However, if an item is sold, the payment received is apportioned to the e-payment provider, if any, and the rest divided among GIF, the retailer, the marketer and participating voluntary welfare organisation (VWO) for that sector. Loh shared that about 30 percent to 50 percent of the payment is typically shared between the VWO and marketer. He said, “If the uptake, particularly for the vouchers are a lot, the amount can go up to a couple of thousand. The marketer can do as many deals as possible so the onus will be on him to get the deals. The more quality the deals, the more consumers will purchase the vouchers.”
He added: “Everyone wins including the retailer, consumer and freelance marketer.”
Prior to its launch, there have some setbacks. One of them is finding and training freelance marketers. GIF worked with SAGE on getting seniors. “As the site was yet to launch, the seniors were already acquiring retailers but they couldn’t see the money coming in immediately. Furthermore, the class of 20 marketers that went for training, in the end most of them found full-time jobs. We realised the attrition rate would be high particularly in the start-up phase for a few months. We are scratching our heads on how best to overcome this,” said Loh.
He added that one way could be to give them an advanced allowance or to recruit seniors who already have stable incomes but are looking to add to it. However, the latter would defeat Loh’s original purpose of the social enterprise of helping those in need. “We have lost more than 20 marketers and we are looking for corporate sponsors who might consider sponsoring a group of five to 10 marketers with a monthly allowance. If they are remunerated, they could see the commission and they would stay.” For freelance marketer Goh, GIF provides him with a monthly allowance. From October onwards, he hopes to earn around $1,300 which includes projected commissions from his sales plus his allowance.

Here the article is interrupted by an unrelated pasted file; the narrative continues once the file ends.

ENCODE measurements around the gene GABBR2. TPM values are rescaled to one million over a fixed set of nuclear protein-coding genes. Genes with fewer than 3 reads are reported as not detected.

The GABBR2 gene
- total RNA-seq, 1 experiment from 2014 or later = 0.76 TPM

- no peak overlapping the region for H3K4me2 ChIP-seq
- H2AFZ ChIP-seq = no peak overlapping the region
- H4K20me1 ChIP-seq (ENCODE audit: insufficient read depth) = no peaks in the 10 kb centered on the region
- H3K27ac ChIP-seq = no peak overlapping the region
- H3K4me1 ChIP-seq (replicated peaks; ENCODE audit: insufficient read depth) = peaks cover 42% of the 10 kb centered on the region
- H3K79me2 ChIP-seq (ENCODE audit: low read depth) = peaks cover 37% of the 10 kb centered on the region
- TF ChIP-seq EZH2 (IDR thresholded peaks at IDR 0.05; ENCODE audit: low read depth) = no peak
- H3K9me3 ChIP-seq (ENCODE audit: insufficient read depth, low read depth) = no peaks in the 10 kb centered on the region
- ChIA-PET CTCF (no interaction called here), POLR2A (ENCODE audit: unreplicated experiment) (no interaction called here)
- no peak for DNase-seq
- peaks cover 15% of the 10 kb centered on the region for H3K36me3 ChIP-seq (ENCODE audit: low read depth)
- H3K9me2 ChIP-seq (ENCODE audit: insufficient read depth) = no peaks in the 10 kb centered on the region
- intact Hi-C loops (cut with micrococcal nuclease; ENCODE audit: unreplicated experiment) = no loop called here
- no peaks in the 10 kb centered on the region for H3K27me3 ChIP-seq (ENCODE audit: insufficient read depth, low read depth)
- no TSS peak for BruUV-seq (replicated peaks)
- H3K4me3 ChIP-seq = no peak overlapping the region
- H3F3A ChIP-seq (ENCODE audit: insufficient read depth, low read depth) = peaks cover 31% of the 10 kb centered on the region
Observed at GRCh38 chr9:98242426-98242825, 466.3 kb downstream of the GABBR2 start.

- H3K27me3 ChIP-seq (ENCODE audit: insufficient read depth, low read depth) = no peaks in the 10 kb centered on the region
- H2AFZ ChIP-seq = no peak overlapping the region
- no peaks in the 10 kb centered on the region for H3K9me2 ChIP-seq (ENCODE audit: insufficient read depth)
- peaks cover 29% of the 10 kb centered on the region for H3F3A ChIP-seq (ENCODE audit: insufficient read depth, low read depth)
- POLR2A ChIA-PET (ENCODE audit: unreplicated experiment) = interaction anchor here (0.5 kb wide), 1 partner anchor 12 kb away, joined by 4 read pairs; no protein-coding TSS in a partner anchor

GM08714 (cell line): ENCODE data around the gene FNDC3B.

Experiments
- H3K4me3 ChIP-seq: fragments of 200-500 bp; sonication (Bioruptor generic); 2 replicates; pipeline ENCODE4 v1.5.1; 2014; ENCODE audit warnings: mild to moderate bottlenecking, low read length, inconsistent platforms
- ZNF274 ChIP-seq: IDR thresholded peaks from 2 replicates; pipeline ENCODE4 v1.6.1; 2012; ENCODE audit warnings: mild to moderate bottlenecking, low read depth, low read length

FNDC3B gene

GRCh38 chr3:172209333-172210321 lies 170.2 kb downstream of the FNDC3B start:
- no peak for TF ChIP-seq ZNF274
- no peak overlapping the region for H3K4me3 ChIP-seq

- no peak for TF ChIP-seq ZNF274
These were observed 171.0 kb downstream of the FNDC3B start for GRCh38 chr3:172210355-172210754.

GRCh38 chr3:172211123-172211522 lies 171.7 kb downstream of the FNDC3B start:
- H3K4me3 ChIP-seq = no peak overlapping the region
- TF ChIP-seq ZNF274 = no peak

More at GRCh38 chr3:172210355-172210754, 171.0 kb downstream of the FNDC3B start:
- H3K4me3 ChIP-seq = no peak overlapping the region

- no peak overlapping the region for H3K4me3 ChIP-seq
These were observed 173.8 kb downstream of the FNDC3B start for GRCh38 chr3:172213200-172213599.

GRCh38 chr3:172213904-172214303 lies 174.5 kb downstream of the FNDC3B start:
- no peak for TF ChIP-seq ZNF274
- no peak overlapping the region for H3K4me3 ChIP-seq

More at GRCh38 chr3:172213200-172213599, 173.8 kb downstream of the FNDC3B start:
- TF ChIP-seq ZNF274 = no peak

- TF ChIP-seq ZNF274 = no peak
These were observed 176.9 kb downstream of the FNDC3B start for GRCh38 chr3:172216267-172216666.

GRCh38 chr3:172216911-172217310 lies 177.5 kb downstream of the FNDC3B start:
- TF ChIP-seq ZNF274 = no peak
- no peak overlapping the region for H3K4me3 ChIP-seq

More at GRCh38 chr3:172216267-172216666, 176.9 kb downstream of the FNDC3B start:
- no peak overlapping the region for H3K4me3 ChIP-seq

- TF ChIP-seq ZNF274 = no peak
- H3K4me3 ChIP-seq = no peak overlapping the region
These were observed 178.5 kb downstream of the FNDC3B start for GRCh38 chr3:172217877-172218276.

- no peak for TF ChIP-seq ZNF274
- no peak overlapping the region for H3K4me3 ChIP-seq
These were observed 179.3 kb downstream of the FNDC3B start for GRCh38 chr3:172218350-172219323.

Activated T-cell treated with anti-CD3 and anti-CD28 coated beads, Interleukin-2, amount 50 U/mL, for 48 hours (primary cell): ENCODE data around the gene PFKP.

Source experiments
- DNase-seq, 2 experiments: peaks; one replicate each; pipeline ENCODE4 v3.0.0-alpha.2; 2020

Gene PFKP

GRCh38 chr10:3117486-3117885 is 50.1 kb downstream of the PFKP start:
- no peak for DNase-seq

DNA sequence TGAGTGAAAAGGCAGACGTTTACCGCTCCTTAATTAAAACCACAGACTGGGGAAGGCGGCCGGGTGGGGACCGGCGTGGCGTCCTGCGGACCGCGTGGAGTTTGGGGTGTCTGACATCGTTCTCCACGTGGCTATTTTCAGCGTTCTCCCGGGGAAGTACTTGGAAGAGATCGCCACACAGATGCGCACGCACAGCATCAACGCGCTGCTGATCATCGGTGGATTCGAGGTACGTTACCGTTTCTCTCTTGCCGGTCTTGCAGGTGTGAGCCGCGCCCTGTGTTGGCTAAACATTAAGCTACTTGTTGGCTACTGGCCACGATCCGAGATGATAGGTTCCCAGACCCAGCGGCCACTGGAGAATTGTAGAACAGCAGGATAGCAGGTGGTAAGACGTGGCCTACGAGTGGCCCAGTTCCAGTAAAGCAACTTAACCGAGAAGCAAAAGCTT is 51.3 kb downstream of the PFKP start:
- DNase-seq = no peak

Shared GIF’s Loh, “The time a marketer commits to the role depends on his own decision. He can look for his own retailers and not depend on the cold calls. The deal is usually sealed within two visits and their products then are posted online.”
He hopes to groom at least a committed 50 freelance marketers who can earn at least S$1,000 per month, while another 150 doing more irregular deals of one to two per month. Besides SAGE, GIF is working fundraising projects to provide needy seniors living independently with emergency assistance services and are looking for retailers who want to support this cause. In the future, GIF hopes to broaden its VWO reach by looking at other marginalised individuals. Said Loh, “From the lessons that we learn in recruiting the seniors, we will then choose the next group of beneficiaries.”
** The story above has been reprinted with permission from SALT Online, part of the National Volunteer & Philanthropy Centre.